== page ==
In some embodiments, the linear elastic and/or non-super-elastic nickel- titanium alloy may be in the range of about 50 to about 60 weight percent nickel, with the remainder being essentially titanium. In some embodiments, the composition is in the range of about 54 to about 57 weight percent nickel. One example of a suitable nickel-titanium alloy is FHP-NT alloy commercially available from Furukawa Techno Material Co. of Kanagawa, Japan. Some examples of nickel titanium alloys are disclosed in U.S. Patent Nos. 5,238,004 and 6,508,803, which are incorporated herein by reference. Other suitable materials may include ULTANIUM™ (available from Neo-Metrics) and GUM METAL™ (available from Toyota). In some other embodiments, a superelastic alloy, for example a superelastic nitinol can be used to achieve desired properties.

In at least some embodiments, portions or all of catheter shaft 12 may also be doped with, made of, or otherwise include a radiopaque material. Radiopaque materials are understood to be materials capable of producing a relatively bright image on a fluoroscopy screen or another imaging technique during a medical procedure. This relatively bright image aids the user of catheter 10 in determining its location. Some examples of radiopaque materials can include, but are not limited to, gold, platinum, palladium, tantalum, tungsten alloy, polymer material loaded with a radiopaque filler, and the like. Additionally, other radiopaque marker bands and/or coils may also be incorporated into the design of catheter 10 to achieve the same result.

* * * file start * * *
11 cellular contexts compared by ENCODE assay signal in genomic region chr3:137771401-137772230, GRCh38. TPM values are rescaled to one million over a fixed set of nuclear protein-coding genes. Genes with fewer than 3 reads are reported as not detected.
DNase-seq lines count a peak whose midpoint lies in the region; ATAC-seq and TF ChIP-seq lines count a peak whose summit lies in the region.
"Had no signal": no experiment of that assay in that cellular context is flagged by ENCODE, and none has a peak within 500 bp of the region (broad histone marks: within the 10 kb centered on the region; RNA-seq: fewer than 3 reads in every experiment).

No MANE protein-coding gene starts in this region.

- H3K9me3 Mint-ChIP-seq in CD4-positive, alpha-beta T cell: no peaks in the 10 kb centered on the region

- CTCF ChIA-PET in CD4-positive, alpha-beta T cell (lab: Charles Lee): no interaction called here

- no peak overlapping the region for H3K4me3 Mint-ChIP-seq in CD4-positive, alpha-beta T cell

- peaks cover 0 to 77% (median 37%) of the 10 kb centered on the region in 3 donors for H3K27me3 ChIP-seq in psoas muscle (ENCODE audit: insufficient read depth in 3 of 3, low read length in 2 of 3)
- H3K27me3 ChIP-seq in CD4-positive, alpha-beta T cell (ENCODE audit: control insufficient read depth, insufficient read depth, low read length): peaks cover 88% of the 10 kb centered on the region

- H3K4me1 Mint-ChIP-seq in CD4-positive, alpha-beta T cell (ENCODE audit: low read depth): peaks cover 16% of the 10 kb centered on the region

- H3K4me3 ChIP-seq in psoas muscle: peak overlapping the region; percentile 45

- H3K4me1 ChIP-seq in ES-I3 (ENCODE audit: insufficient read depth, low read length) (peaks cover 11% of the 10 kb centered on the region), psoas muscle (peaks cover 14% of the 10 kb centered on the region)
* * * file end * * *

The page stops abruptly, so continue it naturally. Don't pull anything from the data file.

In some embodiments, a degree of Magnetic Resonance Imaging (MRI) compatibility is imparted into catheter 10. For example, catheter shaft 12, or portions thereof, may be made of a material that does not substantially distort the image and create substantial artifacts (i.e., gaps in the image). Certain ferromagnetic materials, for example, may not be suitable because they may create artifacts in an MRI image. Catheter shaft 12, or portions thereof, may also be made from a material that the MRI machine can image. Some materials that exhibit these characteristics include, for example, tungsten, cobalt-chromium-molybdenum alloys (e.g., UNS: R30003 such as ELGILOY®, PHY OX®, and the like), nickel-cobalt-chromium-molybdenum alloys (e.g., UNS: R30035 such as MP35-N® and the like), nitinol, and the like, and others.